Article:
Personally, I would favour paying the fees for all trainees with degrees as to expect those who take a subject degree and train as a primary teacher to pay up to £9,000 more in fees than those that opt to train as part of their first degree seems a bit unfair.

As the period between now and February is vital in setting the basis for the success of recruitment to training in 2015 it is to be hoped that the announcement about funding taken together with the recently announced recruitment campaign are successful in attracting more applicants of a suitable quality into teaching than in recent years since the prospect of a third year of under-recruitment at a time when pupil numbers are rising is not a prospect that anyone wants to contemplate.

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5 thoughts on “What’s a trainee teacher worth?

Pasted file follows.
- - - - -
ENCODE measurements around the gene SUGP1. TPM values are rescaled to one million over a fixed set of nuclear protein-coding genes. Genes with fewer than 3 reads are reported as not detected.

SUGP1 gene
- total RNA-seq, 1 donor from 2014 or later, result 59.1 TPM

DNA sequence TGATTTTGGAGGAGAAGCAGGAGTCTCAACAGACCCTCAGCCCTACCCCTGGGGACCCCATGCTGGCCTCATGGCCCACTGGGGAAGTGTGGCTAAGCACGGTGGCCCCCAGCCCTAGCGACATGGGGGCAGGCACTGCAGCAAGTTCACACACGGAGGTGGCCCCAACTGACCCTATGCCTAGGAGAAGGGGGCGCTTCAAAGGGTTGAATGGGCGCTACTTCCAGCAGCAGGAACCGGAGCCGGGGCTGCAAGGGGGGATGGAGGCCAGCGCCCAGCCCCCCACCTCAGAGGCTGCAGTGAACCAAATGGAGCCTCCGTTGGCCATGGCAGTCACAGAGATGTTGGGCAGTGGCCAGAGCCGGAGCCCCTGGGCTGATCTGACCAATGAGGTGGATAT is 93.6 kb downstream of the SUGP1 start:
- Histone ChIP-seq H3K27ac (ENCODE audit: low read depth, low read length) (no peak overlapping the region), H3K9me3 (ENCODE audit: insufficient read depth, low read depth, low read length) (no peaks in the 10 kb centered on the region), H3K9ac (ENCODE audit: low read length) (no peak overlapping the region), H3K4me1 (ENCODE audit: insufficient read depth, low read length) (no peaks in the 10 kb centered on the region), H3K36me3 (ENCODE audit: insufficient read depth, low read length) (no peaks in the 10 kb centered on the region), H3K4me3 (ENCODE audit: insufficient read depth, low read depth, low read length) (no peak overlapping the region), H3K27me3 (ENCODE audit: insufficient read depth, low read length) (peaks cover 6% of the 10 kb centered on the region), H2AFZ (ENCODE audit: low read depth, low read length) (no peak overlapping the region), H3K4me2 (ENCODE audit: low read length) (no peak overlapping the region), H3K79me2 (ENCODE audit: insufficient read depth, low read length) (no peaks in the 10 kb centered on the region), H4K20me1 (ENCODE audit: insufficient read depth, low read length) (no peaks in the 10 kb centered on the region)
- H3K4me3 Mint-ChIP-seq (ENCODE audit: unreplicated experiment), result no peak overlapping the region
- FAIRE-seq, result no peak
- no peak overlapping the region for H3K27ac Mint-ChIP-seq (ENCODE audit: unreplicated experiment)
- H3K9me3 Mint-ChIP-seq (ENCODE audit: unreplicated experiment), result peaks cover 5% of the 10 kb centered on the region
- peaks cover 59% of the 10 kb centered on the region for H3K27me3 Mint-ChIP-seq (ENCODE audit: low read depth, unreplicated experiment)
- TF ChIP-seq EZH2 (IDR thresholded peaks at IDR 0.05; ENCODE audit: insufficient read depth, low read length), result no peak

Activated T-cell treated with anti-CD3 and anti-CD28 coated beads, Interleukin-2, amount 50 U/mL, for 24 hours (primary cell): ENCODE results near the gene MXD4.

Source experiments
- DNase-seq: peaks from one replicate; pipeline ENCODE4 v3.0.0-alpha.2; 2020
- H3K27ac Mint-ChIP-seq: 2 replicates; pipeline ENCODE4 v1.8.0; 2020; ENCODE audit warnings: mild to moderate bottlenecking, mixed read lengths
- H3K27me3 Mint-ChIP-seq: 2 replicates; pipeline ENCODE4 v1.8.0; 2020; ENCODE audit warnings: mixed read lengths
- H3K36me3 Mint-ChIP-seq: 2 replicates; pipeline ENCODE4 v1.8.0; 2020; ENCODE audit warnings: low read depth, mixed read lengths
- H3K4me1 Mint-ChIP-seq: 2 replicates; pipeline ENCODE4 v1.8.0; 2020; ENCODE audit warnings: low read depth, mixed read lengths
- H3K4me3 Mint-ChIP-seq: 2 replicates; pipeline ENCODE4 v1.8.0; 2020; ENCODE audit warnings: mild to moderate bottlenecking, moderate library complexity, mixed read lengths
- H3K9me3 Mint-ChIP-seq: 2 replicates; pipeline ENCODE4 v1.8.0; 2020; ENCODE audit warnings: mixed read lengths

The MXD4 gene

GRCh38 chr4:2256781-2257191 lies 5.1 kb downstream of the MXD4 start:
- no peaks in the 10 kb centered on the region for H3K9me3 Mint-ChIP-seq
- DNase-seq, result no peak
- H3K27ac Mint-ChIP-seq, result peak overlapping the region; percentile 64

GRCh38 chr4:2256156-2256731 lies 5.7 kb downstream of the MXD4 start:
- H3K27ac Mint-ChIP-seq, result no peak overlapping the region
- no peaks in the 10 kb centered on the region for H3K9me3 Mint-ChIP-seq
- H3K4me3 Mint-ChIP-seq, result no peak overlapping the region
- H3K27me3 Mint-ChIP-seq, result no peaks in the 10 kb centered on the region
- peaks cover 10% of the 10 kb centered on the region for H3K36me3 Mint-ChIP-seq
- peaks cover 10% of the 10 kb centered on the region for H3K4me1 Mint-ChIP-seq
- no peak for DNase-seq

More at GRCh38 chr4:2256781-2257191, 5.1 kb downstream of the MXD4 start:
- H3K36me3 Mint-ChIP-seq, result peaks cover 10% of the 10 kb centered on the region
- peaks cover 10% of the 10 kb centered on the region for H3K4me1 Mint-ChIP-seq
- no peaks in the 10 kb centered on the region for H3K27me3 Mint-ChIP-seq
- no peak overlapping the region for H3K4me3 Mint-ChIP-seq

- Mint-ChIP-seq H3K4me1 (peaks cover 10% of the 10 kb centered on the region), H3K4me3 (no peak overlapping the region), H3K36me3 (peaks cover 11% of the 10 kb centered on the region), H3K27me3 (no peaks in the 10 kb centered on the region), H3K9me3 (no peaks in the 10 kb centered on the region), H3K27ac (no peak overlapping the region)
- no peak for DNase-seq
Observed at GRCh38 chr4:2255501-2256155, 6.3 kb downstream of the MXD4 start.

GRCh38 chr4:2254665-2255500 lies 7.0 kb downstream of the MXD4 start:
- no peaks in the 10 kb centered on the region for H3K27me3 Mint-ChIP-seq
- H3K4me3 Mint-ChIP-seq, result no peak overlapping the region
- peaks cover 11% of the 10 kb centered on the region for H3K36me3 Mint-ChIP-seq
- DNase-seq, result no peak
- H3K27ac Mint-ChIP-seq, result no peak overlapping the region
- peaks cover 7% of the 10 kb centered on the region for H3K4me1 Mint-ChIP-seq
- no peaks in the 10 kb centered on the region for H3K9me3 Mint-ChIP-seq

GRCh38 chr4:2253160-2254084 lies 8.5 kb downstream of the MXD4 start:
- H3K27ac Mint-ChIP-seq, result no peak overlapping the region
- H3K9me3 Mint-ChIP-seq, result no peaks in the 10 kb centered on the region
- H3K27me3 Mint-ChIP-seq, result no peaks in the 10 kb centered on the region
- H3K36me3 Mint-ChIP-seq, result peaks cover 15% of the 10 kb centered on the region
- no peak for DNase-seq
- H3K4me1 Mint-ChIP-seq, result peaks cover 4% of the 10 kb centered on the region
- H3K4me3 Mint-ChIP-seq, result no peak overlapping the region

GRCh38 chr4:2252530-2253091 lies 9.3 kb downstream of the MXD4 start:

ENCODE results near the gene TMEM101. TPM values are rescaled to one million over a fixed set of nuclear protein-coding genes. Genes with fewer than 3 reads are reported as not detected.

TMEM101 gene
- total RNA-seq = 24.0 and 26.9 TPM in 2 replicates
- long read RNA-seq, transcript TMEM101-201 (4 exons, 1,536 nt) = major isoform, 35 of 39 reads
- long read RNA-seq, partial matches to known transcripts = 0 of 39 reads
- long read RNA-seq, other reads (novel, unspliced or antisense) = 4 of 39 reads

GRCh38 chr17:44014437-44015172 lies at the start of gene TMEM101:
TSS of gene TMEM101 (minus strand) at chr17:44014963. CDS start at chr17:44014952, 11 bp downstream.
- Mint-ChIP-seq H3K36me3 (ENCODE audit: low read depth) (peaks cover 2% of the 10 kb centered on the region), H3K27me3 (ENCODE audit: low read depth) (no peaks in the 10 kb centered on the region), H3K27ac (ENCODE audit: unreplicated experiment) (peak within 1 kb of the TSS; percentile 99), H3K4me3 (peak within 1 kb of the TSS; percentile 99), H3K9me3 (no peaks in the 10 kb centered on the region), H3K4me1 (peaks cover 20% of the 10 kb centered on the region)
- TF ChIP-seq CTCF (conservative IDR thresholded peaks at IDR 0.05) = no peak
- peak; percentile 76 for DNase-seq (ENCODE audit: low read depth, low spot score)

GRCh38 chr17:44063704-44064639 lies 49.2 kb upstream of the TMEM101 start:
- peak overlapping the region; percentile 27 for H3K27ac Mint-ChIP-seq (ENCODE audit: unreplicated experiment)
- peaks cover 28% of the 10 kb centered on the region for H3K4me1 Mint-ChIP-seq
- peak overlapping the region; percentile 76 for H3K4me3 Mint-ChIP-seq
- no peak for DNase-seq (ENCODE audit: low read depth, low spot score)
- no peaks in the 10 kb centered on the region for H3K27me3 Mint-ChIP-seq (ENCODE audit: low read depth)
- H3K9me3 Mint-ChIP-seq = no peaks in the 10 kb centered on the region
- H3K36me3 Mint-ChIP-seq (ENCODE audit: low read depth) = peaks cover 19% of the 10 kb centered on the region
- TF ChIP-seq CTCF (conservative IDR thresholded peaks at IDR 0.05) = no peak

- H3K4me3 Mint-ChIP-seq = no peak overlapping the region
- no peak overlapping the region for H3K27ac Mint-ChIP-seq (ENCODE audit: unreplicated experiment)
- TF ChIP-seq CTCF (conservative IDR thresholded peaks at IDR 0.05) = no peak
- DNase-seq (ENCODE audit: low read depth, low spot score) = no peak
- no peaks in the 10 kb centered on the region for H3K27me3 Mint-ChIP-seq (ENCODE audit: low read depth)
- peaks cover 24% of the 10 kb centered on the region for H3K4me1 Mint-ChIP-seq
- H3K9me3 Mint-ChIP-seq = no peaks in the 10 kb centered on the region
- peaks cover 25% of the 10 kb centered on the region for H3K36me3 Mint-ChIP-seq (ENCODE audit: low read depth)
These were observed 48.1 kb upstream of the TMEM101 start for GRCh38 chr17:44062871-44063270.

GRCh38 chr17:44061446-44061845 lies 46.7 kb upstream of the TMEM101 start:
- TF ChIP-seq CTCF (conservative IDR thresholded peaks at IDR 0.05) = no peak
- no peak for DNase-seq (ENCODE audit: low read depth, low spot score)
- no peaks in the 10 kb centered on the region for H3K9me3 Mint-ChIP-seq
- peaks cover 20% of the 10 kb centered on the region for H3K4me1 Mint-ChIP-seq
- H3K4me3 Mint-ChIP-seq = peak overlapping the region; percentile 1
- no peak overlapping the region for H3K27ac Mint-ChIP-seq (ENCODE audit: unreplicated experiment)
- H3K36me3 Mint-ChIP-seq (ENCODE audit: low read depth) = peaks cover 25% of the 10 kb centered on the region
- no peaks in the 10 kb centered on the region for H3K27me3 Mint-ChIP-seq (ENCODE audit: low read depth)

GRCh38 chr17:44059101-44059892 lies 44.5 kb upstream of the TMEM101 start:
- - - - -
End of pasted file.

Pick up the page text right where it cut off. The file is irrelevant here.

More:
1. I too would favour paying fees for all non-salaried SD and Provider Led trainee teachers. However I’m aware that this is really because I think, like nurses, we are asking them to spend time not earning in order to train for a career that is essential to society. I’m tempted to suggest that this might be set up so they have to do a period of state-sector teaching in order to have their fees paid too but I guess that’s an ideological viewpoint. The idea of paying bursaries only where shortages exist is much better aligned with general government policy and in some ways reflects the move away from nationally-agreed pay scales. There is certainly an argument to be made that it is not good value for the taxpayer to fork out £9000 to train a PE teacher when they’re lining up round the block to pay the £9000 out of their own pocket. However, if sticking with this system, it is pretty crucial that decisions on bursaries fit the circumstances – the point you’re making. I would suggest from local evidence that whilst there certainly is a shortage of English teachers on the ground, recruiting trainee teachers isn’t the problem; fixing the shortage in our area could be done by keeping the SD allocation and giving us some PL places (we don’t have any this year). On the other hand, trying to fix the biology shortage by letting everyone increase their allocation hasn’t worked because the biology bursary compared to the chemistry bursary turns anyone with a whiff of chemistry into a chemistry specialist and probably makes some biologists think they’ll find a job where they’re not treated as second-class scientists. At the moment, I just don’t think the NCTL and DfE have got the hang of what they’re doing yet; hopefully the need to put qualified teachers in front of children will focus their minds and trump the desire to insist on continuing to shift places away from HEIs, and the current belief that top graduates are worth far more than others.